Before taking the helm as beverage director at East Hampton’s storied Nick and Toni’s, GILLIAN GEORGES paid her dues to the restaurant gods, working every station from the front of the house to the back.
Long Island Pulse: How did you first get into the culinary world?
Gillian Georges: When I was about 12, my middle school did work internships and I was lucky enough to work with a chef named Laura Donnelly at The Laundry Restaurant in East Hampton. After that I was hooked…I went to a boarding school in New Zealand whose main focus was on organic farming. I would be the one volunteering most nights to cook dinner for the 40 or so people at the school. Once I graduated there I set out to LA and cooked at a few places: Lucques, The Bazaar…I got sent to Washington, D.C. where I worked in all of Jose Andres’ restaurants.
Pulse: How did you transition from cook to bartender?
Georges: I was constantly mesmerized by the cocktails and the bartenders at the restaurants where I was working. I heard of the Tales of the Cocktail convention in New Orleans and on a whim decided to make the trip. It really blew my mind and made me want to switch over. So I started at the bottom again, as a bar back, and I worked my way up to bartender.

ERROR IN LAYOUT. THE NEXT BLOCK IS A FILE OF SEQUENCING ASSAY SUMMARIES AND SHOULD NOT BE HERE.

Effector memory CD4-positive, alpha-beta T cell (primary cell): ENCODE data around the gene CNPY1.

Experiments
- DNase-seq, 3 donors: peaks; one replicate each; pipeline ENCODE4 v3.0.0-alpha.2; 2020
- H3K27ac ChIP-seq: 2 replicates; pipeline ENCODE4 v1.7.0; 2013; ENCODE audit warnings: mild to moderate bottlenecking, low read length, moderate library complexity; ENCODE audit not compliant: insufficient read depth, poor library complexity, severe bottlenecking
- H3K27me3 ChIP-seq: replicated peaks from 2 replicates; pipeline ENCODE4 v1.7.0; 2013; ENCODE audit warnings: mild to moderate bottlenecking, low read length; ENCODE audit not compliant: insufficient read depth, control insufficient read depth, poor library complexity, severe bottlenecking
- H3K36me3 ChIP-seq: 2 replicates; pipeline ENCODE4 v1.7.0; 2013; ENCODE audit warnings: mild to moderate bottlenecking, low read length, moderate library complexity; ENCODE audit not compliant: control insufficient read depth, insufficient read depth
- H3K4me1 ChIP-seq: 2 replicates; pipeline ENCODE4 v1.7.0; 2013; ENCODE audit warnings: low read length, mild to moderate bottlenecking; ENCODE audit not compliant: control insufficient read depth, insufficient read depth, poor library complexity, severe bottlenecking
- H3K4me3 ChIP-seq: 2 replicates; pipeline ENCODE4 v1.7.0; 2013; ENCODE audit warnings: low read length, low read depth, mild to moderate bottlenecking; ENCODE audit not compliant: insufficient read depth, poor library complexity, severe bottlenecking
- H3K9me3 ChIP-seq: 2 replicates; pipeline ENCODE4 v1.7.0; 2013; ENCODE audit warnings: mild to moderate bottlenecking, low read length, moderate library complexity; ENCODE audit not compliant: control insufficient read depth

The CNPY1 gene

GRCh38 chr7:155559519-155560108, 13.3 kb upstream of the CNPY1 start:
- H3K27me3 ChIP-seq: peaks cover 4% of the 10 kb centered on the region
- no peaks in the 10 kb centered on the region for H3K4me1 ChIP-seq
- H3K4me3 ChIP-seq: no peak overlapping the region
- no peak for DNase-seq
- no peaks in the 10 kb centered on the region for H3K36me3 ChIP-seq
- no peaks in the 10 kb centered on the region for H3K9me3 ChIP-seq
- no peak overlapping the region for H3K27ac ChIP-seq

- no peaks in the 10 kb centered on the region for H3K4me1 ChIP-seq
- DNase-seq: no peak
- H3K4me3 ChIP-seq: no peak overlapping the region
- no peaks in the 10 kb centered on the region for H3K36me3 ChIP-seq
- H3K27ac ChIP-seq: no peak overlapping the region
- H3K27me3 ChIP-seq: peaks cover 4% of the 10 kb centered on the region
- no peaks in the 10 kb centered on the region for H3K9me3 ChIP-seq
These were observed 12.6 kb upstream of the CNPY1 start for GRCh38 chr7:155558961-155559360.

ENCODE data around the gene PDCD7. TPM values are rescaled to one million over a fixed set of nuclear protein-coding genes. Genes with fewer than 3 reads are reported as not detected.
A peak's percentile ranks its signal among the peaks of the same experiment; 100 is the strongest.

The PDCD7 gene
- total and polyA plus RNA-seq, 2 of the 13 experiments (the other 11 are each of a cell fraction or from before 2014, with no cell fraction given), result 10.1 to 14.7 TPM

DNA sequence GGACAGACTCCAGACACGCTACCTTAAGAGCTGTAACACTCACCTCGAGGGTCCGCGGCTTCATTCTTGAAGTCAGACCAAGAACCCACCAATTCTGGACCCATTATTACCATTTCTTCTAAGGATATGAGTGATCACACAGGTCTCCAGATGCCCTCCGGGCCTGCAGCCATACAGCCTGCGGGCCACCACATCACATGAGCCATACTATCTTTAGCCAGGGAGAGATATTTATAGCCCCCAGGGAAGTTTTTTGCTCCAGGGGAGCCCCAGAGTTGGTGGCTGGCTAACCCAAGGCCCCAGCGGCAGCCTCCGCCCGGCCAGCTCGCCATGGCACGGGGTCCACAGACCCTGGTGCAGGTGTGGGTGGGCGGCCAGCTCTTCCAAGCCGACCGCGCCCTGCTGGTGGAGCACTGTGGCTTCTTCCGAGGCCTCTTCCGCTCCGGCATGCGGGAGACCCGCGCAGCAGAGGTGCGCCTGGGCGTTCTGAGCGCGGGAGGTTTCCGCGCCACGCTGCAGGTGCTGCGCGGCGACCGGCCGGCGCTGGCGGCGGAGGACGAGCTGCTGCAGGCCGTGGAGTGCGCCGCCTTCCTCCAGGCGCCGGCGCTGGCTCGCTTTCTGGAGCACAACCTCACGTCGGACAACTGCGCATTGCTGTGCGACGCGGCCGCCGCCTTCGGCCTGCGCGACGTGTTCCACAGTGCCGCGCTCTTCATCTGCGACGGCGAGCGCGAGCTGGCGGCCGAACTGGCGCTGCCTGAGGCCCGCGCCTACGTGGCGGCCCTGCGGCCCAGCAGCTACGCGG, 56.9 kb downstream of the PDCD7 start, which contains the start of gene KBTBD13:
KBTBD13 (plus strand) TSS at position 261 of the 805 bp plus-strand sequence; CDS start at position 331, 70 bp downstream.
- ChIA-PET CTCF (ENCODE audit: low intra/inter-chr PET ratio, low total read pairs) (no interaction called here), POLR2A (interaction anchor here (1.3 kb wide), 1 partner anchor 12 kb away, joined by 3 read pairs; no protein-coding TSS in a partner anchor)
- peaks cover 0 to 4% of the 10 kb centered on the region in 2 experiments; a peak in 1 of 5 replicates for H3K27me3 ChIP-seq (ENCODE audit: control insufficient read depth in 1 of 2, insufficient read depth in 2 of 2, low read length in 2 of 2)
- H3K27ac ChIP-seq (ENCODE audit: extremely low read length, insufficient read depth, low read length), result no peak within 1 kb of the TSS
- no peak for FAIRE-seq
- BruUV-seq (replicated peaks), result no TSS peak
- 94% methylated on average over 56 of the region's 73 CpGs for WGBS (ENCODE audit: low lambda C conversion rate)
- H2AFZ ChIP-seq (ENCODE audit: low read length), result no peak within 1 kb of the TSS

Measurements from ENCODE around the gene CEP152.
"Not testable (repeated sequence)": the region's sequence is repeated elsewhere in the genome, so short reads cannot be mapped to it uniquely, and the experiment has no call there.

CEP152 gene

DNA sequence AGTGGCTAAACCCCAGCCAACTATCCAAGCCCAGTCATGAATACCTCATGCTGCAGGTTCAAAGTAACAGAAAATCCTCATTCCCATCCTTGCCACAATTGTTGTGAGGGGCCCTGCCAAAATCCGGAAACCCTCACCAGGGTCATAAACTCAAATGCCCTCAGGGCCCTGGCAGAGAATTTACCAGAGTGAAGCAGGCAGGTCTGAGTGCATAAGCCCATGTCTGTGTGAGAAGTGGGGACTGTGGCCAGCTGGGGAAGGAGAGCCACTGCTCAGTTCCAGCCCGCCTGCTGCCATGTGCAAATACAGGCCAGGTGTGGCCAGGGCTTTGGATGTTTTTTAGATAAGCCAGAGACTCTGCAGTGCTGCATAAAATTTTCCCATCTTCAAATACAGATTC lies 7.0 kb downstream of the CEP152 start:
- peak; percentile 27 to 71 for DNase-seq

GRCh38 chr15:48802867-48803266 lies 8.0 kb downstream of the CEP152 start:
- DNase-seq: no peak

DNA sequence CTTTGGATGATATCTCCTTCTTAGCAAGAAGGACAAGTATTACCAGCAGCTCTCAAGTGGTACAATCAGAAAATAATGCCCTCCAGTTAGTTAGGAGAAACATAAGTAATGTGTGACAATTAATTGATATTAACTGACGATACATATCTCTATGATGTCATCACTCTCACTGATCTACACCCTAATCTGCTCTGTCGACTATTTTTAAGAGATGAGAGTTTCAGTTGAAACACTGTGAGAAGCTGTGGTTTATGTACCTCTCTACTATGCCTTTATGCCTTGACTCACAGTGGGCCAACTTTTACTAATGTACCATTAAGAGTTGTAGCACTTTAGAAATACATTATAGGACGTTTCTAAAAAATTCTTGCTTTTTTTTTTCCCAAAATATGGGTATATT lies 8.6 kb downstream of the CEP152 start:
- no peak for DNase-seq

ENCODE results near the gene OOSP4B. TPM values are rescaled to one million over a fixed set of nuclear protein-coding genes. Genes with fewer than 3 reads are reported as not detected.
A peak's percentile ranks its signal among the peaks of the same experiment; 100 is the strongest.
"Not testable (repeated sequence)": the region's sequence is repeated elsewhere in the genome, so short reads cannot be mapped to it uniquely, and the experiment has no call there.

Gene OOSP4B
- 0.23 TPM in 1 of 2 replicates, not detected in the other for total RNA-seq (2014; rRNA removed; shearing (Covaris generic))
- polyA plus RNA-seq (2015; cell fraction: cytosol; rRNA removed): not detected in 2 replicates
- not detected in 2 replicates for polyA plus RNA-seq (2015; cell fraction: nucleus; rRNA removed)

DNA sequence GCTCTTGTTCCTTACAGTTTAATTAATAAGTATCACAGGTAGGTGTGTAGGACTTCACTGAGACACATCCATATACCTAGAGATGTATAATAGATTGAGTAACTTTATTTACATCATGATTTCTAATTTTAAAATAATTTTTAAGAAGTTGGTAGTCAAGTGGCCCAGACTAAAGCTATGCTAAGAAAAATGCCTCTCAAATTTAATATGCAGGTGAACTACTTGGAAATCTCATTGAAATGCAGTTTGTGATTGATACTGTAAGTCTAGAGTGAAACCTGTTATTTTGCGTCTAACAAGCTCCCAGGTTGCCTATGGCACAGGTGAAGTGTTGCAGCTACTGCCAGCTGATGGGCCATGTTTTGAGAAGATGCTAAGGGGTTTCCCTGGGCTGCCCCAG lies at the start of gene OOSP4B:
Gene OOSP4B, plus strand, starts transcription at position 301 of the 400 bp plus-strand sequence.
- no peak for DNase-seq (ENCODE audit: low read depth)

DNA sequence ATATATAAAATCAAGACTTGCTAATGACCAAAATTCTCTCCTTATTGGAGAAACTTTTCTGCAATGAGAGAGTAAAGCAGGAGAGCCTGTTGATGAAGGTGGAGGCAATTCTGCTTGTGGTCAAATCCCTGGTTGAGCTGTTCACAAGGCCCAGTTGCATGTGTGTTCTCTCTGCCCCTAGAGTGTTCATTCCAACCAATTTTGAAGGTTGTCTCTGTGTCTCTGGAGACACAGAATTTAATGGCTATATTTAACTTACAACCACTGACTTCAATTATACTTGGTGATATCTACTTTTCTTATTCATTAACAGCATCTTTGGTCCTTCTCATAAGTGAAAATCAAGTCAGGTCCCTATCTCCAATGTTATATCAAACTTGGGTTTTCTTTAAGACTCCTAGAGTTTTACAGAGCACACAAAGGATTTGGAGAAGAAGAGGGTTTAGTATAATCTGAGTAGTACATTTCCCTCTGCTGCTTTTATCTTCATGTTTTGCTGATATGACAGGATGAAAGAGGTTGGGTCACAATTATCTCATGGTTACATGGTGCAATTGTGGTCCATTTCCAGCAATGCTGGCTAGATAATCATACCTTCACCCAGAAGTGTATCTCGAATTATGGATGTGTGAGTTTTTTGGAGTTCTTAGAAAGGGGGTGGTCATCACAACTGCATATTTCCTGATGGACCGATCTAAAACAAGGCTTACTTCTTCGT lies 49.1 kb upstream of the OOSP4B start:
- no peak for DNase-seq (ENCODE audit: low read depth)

Pulse: As a bartender working in the Hamptons, how do the environs influence you?
Georges: We’re in a great, beautiful location surrounded by farmland, and we have a small organic farm in the back [at Nick and Toni’s]. As someone who grew up cooking, having access to those things is such an inspiration. We always have different local farmers coming through the restaurant with interesting and delicious produce. It really pushes me to think outside the box when it comes to putting our cocktails together and incorporating seasonality into the menu.
Pulse: What’s your cocktail for May?
Georges: Since it’s the month of the Kentucky Derby I’d love to feature the Kentucky Buck, which is a riff on the classic Whiskey Buck drink made with bourbon, lemon juice, fresh strawberries, Demerara sugar, Angostura bitters and ginger syrup. But I add my own twist to really make it Derby-themed: fresh mint leaves.
Pulse: How do you prepare it?
Georges: I muddle two strawberries and eight mint leaves, and then I add all the measured liquids and ice. I shake, pour out into a Collins glass and garnish it with a strawberry and mint bouquet …it’s really refreshing. It tastes sweet and herbaceous, but it also has a kick from the ginger and bourbon. Perfect for a warm day on the East End.